Tennessee is withdrawing from a $300 weekly unemployment supplement program, a decision by Gov. Bill Lee that comes as many argue the additional funds allow low-wage workers to make more money while staying at home. Lee cited a surplus of available jobs in Tennessee.
Lee informed the U.S. Department of Labor of the decision Tuesday, joining several other Southern states in refusing the additional payments for unemployed people.
“We will no longer participate in federal pandemic unemployment programs because Tennesseans have access to more than 250,000 jobs in our state,” Lee said in a statement about the decision. “Families, businesses and our economy thrive when we focus on meaningful employment and move on from short-term, federal fixes.”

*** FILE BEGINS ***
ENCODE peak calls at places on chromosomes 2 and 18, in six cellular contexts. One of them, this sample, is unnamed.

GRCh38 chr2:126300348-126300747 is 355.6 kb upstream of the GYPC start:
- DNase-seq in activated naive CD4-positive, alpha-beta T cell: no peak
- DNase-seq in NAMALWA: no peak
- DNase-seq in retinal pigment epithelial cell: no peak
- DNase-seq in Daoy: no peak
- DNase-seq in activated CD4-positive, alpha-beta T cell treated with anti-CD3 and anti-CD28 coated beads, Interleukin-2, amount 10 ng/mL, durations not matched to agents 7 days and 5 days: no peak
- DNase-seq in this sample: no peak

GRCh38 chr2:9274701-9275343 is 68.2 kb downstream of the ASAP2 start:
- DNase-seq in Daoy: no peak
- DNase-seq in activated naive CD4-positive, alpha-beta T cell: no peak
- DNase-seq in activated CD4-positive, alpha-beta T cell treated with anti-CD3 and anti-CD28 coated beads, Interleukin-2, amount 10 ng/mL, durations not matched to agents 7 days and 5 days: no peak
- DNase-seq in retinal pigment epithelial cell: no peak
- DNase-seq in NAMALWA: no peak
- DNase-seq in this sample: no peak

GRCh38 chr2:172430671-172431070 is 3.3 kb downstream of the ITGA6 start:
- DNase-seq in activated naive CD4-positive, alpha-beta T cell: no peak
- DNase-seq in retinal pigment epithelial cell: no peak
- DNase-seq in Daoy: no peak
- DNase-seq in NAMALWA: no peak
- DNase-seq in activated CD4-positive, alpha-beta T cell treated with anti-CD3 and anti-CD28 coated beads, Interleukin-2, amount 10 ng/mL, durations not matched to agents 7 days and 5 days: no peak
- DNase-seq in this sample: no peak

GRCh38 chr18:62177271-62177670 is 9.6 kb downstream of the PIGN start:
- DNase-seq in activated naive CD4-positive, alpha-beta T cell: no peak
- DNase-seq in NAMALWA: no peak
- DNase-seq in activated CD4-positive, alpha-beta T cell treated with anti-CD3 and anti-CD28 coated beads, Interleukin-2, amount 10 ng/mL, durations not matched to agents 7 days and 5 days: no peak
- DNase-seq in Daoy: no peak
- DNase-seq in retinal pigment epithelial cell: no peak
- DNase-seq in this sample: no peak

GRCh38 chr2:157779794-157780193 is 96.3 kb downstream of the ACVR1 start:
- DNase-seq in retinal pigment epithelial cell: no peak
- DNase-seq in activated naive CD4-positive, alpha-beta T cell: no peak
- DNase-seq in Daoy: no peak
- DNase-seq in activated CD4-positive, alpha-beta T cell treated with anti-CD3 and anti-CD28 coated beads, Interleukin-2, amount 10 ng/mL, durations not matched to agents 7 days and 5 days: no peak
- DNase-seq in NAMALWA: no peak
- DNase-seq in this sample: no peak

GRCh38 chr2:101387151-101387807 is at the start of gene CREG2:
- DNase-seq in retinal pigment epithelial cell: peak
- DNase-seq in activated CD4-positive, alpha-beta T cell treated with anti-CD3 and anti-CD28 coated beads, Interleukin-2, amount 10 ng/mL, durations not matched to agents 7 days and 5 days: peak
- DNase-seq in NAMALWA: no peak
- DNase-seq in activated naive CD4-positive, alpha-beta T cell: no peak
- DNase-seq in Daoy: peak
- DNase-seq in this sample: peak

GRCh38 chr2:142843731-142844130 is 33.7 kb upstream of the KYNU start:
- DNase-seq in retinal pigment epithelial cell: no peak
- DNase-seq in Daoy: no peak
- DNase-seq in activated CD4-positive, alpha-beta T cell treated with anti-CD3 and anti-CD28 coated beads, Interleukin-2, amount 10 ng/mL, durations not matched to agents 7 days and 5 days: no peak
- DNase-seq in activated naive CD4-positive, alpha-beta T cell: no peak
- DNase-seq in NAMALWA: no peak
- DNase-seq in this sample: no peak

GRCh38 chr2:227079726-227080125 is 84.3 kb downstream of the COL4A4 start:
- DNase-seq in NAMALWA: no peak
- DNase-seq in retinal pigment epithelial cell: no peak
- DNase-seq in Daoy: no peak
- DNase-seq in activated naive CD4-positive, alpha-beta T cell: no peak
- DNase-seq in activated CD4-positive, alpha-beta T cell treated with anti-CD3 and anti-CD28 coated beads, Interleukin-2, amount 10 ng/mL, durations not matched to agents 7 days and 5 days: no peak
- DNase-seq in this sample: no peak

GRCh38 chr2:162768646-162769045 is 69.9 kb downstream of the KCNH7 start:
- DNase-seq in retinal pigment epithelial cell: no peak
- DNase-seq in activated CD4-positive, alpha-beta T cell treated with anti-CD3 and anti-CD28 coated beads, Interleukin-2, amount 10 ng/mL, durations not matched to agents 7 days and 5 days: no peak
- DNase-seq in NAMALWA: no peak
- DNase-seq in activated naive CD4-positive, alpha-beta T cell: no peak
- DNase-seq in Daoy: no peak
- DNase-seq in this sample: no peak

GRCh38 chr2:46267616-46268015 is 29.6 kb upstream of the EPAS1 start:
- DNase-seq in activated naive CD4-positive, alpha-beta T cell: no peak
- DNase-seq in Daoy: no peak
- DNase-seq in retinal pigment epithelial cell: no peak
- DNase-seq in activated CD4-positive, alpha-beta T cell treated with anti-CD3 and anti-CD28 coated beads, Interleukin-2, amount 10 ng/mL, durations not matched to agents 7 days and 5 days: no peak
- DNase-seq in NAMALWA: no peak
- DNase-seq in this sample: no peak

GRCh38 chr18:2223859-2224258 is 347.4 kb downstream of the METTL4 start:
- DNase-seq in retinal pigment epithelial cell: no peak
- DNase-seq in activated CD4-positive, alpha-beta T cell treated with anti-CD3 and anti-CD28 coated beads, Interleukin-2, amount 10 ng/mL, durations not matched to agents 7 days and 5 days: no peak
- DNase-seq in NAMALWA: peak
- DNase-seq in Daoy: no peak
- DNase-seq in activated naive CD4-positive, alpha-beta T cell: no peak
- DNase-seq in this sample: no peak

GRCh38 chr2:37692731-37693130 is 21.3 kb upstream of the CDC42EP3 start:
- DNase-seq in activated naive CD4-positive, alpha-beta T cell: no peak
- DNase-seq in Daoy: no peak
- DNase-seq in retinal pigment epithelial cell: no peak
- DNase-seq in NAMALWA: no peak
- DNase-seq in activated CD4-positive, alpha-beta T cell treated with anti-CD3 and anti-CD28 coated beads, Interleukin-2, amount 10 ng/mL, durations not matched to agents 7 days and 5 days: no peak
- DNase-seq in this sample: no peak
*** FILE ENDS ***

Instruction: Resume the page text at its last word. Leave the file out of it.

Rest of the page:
The federal unemployment assistance programs will end in Tennessee on July 3, Lee wrote to Secretary of Labor Marty Walsh.
In addition to the $300 supplement, Tennessee is also ending participation in federal programs that have allowed those who don’t usually qualify for benefits, such as the self-employed, to receive them, as well as an initiative that extended the payments once regular unemployment benefits expired.
Tennessee pays up to $275 weekly for unemployed individuals, ranking it below the national average of $387.
Combined with the current $300 supplement — a drop from a $600 federal supplement offered last year — Tennesseans receiving unemployment benefits are now receiving around $575 weekly, the equivalent of $14.38 per hour for a 40-hour week. The federal minimum wage is $7.25 per hour.